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Characterization of inducible reservoirs of HIV-1

Cillo, Anthony R. (2016) Characterization of inducible reservoirs of HIV-1. Doctoral Dissertation, University of Pittsburgh. (Unpublished)

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Combination antiretroviral therapy for HIV-1 suppresses viral replication, but is not curative. HIV-1 remains detectable in those on suppressive therapy as cellular proviral DNA and cellular HIV-1 RNA in peripheral blood mononuclear cells (PBMC), and as low-level plasma viremia. A long-lived reservoir of intact proviruses is also retained in the resting CD4+ T cell population. This population of long-lived, latently infected cells is believed to cause life-long persistence of HIV-1. To deplete latently infected cells, a “kick and kill” strategy has been proposed, in which HIV-1 is “kicked” out of proviral latency by small molecule latency reversing agents, leading to the “kill” from viral cytopathic effects or immune mediated clearance. Recent ex vivo and in vivo studies have concluded that histone deacetylase inhibitors, protein kinase C agonists and Brd4 inhibitors can effect HIV-1 latency reversal. We evaluated this proposed strategy at the level of individual proviruses using a limiting dilution assay, and found that currently used latency reversal agents are not potent activators of HIV-1 latency compared with T cell activation. These latency reversal agents also do not lead to significant depletions of the HIV-1 reservoir in resting CD4+ T cells. We also sought to better understand relationships between molecular biomarkers of HIV-1 persistence and the size of the inducible reservoir. We found that as the frequency of infected cells and their transcriptional activity in PBMC increases, the size of the inducible reservoir also increases. Spontaneous virion production from resting CD4+ T cells and PBMC was also associated with low-level viremia. We also found that the magnitude of the inducible reservoir, and the levels of infectious virus, were higher in total CD4+ T cells compared with resting CD4+ T cells. Finally, we also found that the size of the inducible reservoir was significantly correlated with the magnitude of viral outgrowth from total and resting CD4+ T cells. Overall, these findings demonstrate that more potent latency reversing agents will be required to reduce the size of the latent reservoir, and suggest that measures of the infectious and inducible reservoirs in those on long-term antiretroviral therapy can be greatly simplified.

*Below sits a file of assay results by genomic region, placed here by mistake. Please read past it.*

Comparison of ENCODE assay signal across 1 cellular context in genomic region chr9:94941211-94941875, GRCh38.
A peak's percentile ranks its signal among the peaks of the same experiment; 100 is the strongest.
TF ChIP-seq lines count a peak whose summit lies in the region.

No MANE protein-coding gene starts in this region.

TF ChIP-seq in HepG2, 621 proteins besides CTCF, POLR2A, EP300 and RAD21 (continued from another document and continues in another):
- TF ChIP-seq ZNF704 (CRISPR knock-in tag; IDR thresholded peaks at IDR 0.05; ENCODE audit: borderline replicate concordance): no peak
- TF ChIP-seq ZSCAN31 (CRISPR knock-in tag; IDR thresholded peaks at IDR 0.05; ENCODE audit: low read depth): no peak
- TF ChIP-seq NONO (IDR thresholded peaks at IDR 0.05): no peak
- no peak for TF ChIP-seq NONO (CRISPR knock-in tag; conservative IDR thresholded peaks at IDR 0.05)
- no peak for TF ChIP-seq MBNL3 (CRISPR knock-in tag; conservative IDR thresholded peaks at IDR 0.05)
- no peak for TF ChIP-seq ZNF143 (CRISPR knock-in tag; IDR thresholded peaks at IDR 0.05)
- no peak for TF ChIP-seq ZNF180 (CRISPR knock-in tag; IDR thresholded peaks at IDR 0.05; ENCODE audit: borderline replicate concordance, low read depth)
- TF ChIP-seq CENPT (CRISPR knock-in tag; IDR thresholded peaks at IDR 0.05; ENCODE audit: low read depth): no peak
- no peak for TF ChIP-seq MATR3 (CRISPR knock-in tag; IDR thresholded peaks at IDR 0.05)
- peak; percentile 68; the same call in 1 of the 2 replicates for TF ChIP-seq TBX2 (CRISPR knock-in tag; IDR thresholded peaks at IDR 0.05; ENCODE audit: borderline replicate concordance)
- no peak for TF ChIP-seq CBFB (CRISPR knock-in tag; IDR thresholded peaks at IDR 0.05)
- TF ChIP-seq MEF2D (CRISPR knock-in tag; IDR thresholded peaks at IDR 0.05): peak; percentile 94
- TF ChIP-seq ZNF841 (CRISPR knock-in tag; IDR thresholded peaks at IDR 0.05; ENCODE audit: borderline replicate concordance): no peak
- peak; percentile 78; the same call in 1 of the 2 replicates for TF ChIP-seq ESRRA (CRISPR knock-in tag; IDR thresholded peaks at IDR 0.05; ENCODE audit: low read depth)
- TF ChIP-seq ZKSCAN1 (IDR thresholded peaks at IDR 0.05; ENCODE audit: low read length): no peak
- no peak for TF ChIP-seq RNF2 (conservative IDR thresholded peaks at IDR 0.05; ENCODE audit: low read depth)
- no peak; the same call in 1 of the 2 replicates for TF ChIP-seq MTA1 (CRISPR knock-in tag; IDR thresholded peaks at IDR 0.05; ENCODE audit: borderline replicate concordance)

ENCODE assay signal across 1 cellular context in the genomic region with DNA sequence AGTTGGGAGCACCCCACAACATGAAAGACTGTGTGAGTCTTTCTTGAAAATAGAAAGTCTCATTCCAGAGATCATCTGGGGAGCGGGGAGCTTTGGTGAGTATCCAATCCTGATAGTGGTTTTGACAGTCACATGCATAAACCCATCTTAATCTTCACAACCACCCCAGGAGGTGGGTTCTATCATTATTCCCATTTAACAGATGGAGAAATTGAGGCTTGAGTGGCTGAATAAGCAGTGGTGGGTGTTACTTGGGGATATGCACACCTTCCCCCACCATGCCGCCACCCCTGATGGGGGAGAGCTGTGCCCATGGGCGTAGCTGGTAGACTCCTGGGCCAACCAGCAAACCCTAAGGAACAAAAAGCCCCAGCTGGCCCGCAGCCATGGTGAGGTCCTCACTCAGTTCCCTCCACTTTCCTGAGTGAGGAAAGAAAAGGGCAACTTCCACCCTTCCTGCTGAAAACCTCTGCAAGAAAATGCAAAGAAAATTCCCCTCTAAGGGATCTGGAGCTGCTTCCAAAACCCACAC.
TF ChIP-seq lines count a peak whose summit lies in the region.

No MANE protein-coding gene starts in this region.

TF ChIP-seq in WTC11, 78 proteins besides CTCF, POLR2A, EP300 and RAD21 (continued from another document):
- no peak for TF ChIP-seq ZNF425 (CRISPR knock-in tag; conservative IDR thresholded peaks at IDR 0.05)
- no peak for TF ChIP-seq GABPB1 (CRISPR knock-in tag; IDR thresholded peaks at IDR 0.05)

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Item Type: University of Pittsburgh ETD
Status: Unpublished
CreatorsEmailPitt UsernameORCID
Cillo, Anthony R.arc85@pitt.eduARC85
ETD Committee:
TitleMemberEmail AddressPitt UsernameORCID
Committee ChairMellors, John W.jwm1@pitt.eduJWM1
Committee MemberCoffin, John
Committee MemberGrabowski, Paula J.pag4@pitt.eduPAG4
Committee MemberMontelaro, Ronald Crmont@pitt.eduRMONT
Committee MemberReinhart, Todd A.treinhar@smumn.eduREINHAR
Date: 10 May 2016
Date Type: Publication
Defense Date: 31 March 2016
Approval Date: 10 May 2016
Submission Date: 28 April 2016
Access Restriction: 1 year -- Restrict access to University of Pittsburgh for a period of 1 year.
Number of Pages: 250
Institution: University of Pittsburgh
Schools and Programs: School of Medicine > Molecular Virology and Microbiology
Degree: PhD - Doctor of Philosophy
Thesis Type: Doctoral Dissertation
Refereed: Yes
Uncontrolled Keywords: HIV-1 persistence, HIV-1 latency, HIV-1 latency reversal, HIV-1 reservoirs
Date Deposited: 10 May 2016 19:41
Last Modified: 10 May 2017 05:15


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